Don’t grieve alone. I worry that you have no one with whom to share your grief (you’ve told me in the past how you were all alone except for your husband). While you may not have much energy for this, I find myself hoping you’ll join a support group, either at your church or by looking online.

There’s something often magically healing about spending time with others who’ve had or are having painful experiences similar to your own. It may seem an overwhelming prospect now, utterly beyond you, but often by holding someone else’s hand, by becoming their support, you’ll find your own pain lessens just a little bit.

When you shine a light to guide others on a dark road, your own way is also lit.

Forgive yourself your failures. You said on the phone you “felt guilty,” but not what you felt guilty about. I wondered about that.

I wondered if you felt guilty about having spent time doing things like seeing other people or watching television rather than spending every moment with him; or about feeling tired of caring for him; or about not always having a positive attitude when you were around him; or for wishing the nightmare of his illness had actually ended sooner—or any of a myriad of things family members have told me have made them feel guilty, too.

Or maybe you feel guilt about the decisions you made when your husband was no longer capable of making them himself. The end of a person’s life is often composed of gut-wrenching choices that land squarely on the shoulders of family members: to put in a feeding tube or not; to use mechanical ventilation or not; to use heroic measures or not; to decide not to press forward with an intent to cure but rather with the intent to palliate.

I know you struggled mightily with the decision to stop treatment and bring him home to be comfortable, but you must know your decision did not cause his death. His disease did. His disease is what thrust you into a situation you didn’t ask for or want, but accepted with grace, making every decision with as much deliberation and wisdom as you could muster, even when you were exhausted, and always with an eye towards his comfort.

Forgive my presumption, but if you feel guilt over any of these things—or over other things I didn’t mention—you must forgive yourself. There was never a need for you to be a perfect caregiver—only a caregiver who cared, and that you most certainly were. The person who gets sick is never the only one whose life is deeply affected by their illness. This was your experience, too.

I want you to know that watching the way you were with your husband always inspired me. I can only hope to face losses in my life with as much courage, acceptance, and humor as you and your husband did both.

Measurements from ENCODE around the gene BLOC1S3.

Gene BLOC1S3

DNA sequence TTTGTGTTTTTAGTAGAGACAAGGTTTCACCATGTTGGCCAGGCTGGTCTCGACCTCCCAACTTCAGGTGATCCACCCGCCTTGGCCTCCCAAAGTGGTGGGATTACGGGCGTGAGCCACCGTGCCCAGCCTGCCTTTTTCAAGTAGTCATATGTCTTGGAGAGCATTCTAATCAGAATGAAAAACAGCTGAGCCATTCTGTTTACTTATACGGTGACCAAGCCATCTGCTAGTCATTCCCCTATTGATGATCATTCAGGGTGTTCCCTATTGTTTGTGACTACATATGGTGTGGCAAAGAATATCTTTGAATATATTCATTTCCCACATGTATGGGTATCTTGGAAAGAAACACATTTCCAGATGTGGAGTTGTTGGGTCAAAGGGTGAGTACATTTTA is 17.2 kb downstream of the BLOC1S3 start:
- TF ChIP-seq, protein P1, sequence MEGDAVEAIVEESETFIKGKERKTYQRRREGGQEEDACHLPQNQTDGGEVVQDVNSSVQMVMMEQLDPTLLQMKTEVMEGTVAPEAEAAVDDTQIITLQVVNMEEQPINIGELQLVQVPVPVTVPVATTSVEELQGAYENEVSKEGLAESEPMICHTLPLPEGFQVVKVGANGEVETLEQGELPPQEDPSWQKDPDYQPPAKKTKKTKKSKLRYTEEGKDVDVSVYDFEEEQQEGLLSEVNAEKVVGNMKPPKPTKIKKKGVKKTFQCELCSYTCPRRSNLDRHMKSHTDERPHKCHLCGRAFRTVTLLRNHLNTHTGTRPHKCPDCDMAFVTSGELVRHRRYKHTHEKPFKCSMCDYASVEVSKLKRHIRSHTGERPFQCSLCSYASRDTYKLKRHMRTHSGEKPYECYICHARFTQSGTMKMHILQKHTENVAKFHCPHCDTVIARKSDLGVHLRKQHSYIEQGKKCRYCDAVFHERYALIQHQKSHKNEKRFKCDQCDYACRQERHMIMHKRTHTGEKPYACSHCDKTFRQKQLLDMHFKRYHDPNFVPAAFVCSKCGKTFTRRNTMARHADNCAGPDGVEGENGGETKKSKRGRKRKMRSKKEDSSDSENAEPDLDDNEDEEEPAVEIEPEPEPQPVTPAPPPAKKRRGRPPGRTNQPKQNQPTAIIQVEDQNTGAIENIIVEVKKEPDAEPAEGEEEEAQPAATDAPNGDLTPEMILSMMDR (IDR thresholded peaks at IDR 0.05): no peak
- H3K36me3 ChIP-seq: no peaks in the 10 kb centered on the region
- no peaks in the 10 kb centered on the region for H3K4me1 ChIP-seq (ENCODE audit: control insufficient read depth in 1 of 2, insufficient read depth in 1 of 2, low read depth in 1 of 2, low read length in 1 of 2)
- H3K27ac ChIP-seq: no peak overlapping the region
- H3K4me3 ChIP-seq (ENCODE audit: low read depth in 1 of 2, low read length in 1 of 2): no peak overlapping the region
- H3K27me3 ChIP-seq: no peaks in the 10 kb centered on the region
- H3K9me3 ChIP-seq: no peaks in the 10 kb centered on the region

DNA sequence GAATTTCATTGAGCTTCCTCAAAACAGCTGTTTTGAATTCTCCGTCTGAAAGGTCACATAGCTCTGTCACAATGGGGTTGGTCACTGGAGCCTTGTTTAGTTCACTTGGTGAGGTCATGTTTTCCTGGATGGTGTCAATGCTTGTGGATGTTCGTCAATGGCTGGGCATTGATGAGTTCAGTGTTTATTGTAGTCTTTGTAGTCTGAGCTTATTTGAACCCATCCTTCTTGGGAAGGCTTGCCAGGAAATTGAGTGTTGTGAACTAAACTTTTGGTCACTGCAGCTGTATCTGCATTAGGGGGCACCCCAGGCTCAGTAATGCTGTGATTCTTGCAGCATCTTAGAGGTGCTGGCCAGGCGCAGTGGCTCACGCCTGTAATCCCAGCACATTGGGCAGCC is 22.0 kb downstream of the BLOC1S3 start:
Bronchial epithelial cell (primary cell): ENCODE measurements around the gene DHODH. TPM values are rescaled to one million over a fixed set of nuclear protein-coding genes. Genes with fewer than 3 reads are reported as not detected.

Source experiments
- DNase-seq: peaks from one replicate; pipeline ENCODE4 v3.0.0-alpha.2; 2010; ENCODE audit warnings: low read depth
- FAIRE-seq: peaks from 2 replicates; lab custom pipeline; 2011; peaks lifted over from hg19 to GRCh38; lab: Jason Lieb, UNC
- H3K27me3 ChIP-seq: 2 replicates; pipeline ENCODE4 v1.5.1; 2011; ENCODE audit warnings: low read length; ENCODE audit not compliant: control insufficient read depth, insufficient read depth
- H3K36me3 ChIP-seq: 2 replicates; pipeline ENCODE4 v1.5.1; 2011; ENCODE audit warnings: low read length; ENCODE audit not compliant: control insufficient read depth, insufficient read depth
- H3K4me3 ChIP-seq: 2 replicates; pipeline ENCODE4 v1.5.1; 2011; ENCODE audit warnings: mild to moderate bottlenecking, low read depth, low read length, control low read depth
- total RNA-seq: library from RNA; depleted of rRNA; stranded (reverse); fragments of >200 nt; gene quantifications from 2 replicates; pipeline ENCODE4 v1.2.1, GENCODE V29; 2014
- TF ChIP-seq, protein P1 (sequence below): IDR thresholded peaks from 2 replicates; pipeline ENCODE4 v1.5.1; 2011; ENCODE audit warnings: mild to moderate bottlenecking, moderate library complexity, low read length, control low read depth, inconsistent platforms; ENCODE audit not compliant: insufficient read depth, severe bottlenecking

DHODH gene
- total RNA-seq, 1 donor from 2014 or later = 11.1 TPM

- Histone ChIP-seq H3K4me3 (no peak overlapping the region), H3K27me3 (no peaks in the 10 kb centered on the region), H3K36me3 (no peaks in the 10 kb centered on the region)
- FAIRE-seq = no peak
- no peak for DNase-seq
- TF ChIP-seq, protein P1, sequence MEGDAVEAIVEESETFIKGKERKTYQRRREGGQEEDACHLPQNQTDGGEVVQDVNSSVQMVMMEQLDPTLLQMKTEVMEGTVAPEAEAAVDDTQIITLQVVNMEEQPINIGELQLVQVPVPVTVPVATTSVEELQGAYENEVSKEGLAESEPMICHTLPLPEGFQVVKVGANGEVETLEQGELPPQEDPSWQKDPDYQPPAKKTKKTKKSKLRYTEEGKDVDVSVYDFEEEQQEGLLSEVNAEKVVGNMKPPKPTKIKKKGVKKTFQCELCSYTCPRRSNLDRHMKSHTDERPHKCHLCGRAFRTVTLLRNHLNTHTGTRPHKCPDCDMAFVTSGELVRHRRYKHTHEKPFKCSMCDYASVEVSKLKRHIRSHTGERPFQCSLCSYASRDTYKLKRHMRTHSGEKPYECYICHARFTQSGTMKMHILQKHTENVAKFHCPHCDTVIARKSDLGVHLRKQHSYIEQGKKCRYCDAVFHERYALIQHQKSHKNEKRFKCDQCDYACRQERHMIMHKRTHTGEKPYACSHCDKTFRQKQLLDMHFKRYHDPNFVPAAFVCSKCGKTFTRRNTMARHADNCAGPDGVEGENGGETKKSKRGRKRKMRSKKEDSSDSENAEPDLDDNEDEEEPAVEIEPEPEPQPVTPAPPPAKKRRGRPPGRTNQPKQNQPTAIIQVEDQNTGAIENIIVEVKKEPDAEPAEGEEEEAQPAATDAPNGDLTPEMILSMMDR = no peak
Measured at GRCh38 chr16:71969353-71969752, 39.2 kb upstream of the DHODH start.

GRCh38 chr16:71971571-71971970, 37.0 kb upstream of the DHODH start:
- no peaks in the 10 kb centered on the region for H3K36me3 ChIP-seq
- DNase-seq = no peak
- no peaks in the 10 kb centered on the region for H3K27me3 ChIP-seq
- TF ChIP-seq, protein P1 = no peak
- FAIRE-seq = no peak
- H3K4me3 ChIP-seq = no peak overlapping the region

While no one knows what happens when we die, we can say with certainty that we lie between two equally inconceivable possibilities, one of which must be true: either the universe has always existed and time has no beginning, or something was created from nothing.

Either case makes every one of us a miracle.

Photo by alexbrn

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About Alex Lickerman

Alex Lickerman is a physician, the former director of primary care at the University of Chicago, and has been a practicing Buddhist since 1989.  He blogs at www.happinessinthisworld.com.

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  • klynn

    Thank you for this profoundly touching piece…I really needed it today.

  • klynn

    Thank you for this profoundly touching piece…I really needed it today.

  • http://mindfulsearcher.blogspot.com/ Mindfulsearcher

    Thank you for this lovely post. I lost my mother to pancreatic cancer and her death was exactly as you described Mr. Jackson’s. My recovery from my grief at her loss was helped so much by the fact that I am a musician and was able to make a musical offering at her memorial service. So often, when I face difficult choices, I am reminded of my mother’s gentle guidance and know that she’s present helping me with my decision. I hope that Mrs. Jackson is comforted by the wonderful memories that live on in her mind and heart and know that your letter was of great help to her.

  • Kristina Gehring

    This is a wonderful post – however – I myself am currently in my own process of grief. I lost my 5 month old son 6 months ago to SIDS – and parts of this post do not apply. Dealing wth the pain and letting go when dealing with the loss of a loved one is immensely different when that loved one is your child. The “woulda – coulda – shoulda” syndrome is horrible, not having a reason for your child’s death makes things exponentially worse and even harder to deal with. SIDS is not an answer – its the lack of one.

    However, in our case, we were given a gift, a wonderful, joyous gift, for 5 months. Our son’s life had meaning, and thus his death should too. So for those dealing with the loss of a child, due to unexplained circumstances, many aspects of the grief process are different, changed, and exaggerated.

    I only hope that anyone dealing with the loss of a child, like I am, finds solace somewhere, regardless of where, as long as its healthy for self and others.